• Explain the environmental consequences of incomplete combustion of organic material such as hydrocarbon fuels.
  • Discuss the findings linking exposure to particulate matter to adverse effects on human health.
  • Compare and contrast point and nonpoint source water pollution in terms of sources, typical content, and options for control.
  • Describe the environmental impacts of oil spills and the remediation processes used to combat them.
  • Explain the mechanisms behind the process of eutrophication, as well as the consequences for aquatic life.
  • Compare and contrast the major categories of pesticides in terms of their mechanisms of action, persistence in the environment, and risks to human health and the ecosystem.
  • Describe some of the sources of metal pollution in water and give examples of effects of environmental exposure to metals on human health and/or ecological function.
  • Describe the hazards associated with the presence of plastics in the environment.
  • Compare and contrast the options of incineration, detoxication, biodegradation, and burial of hazardous waste in terms of the risks and benefits of each.
  • Discuss the natural radioactive sources that contribute to toxicology and current issues involving safe long-term disposal of radioactive wastes.
How is the science of toxicology applied to government regulations to ensure the protection of individuals and the environment?
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  • Describe the controversy of threshold versus non-threshold assumptions with regard to regulatory policy regarding toxicants.
  • Describe the major environmental laws of the United States (and/or other nations).
  • Discuss the importance of regulatory harmonization across various markets.
  • Describe how toxicology testing is used to inform regulatory policy.
  • Describe efforts to reduce the use of animals in research.
  • Contrast risk assessment and risk management.
How does poison management protect human health through a knowledge of poisons and their antidotes?
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  • List various ways that poisons enter the body.
  • List signs and symptoms associated with poisoning.
  • Describe the general treatment of drug overdose.
  • Discuss the emergency medical care for the patient with possible overdose and/or suspected poisoning.
  • Describe the importance of poisoning andoverdose,their manifestations,and prevention strategies utilized in the management of a few prototype toxins.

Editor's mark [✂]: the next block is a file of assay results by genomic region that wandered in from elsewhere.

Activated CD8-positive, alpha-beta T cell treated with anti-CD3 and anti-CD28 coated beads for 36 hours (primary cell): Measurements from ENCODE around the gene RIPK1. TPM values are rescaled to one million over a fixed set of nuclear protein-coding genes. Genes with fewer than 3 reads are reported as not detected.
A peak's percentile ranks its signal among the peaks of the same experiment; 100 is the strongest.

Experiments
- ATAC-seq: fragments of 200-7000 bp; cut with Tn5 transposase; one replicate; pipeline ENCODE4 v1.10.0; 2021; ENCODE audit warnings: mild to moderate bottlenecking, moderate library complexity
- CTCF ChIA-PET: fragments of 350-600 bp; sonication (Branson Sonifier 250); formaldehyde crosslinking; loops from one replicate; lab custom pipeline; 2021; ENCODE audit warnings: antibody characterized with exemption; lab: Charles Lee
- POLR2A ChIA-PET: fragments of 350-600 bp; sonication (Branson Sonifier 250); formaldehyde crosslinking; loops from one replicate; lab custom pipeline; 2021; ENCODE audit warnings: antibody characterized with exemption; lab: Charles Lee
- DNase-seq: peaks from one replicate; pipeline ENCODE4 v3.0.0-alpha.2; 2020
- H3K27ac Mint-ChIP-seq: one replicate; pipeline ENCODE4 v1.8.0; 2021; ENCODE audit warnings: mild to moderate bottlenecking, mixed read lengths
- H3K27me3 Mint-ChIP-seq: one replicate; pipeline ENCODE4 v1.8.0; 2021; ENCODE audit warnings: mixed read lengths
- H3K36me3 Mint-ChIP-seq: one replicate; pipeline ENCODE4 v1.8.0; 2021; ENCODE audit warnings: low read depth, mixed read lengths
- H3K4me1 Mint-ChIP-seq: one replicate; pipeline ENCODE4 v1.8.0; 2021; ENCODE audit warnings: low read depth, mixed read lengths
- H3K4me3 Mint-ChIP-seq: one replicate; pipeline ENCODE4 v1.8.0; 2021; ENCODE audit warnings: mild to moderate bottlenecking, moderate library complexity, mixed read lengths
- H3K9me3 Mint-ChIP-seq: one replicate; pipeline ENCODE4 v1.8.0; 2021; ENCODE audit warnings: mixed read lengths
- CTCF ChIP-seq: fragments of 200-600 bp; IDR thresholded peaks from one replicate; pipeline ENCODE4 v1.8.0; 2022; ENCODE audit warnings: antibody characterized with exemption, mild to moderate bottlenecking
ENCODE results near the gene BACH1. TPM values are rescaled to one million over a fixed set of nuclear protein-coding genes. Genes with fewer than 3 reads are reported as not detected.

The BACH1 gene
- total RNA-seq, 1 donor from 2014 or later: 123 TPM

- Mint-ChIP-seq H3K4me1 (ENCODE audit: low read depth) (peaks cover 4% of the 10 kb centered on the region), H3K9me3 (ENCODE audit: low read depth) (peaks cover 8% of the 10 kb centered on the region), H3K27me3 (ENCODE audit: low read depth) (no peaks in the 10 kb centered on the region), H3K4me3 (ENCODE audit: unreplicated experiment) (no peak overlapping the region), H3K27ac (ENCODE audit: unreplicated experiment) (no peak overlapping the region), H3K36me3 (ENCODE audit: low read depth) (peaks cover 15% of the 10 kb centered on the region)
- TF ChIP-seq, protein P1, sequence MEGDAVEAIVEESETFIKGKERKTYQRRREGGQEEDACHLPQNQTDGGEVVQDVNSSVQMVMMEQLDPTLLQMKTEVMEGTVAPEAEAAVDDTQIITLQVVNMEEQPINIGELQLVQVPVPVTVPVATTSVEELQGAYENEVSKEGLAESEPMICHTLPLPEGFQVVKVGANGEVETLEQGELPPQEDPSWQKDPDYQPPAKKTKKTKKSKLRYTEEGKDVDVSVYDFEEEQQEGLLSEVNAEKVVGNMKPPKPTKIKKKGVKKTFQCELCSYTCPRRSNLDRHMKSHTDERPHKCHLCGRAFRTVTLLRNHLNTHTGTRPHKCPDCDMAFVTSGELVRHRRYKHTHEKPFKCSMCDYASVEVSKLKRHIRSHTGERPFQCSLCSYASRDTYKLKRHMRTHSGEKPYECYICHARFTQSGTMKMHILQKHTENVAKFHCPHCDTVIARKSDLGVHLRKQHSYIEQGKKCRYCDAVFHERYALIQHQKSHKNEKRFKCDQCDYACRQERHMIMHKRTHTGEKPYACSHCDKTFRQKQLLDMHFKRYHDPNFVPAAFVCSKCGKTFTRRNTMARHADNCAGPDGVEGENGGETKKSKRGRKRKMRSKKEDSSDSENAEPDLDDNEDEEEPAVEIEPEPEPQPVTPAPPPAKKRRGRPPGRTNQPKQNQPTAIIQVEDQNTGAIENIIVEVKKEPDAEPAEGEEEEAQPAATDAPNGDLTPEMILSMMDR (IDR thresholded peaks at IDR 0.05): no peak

• Explain the role and function of Poison Control Centers and TESS (Toxic Exposure Surveillance System).
How have historical incidents impacted the development of the regulatory laws concerning toxicology?
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  • Describe the impact of historical events in workplace toxicology on the development of regulatory law.
  • Describe the history of key events in toxicology, including the mechanism of toxicity of the toxicant behind the event and the related public policy.
  • Describe what brownfields are.
Systems toxicology
How do cells respond to exposure to toxicants?
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  • Describe the types of chemical bonds that can characterize the interaction of toxicants with the major classes of cellular macromolecules.
  • Explain the interaction of toxicants with enzymes in terms of sites of action and enzyme kinetics, including the differences between competitive and noncompetitive inhibition.
  • Describe the major categories of receptors found in cells and differentiate between toxicants classified as agonists, antagonists, and partial agonists in terms of their interactions with those receptors.
  • Explain the potential impact of toxicants on ion channels in terms of membrane potentials.
  • Describe the sources and characteristics of free radicals and explain the mechanisms behind the process of lipid peroxidation.
  • Explain what alkylating agents are and discuss how they interact with DNA.
  • Explain the circumstances under which cells produce stress proteins and describe examples of some of their protective mechanisms and effects (including the role of several stress proteins as chaperones).
  • Compare and contrast the mechanisms behind cell death, including apoptosis, necrosis, and autophagy.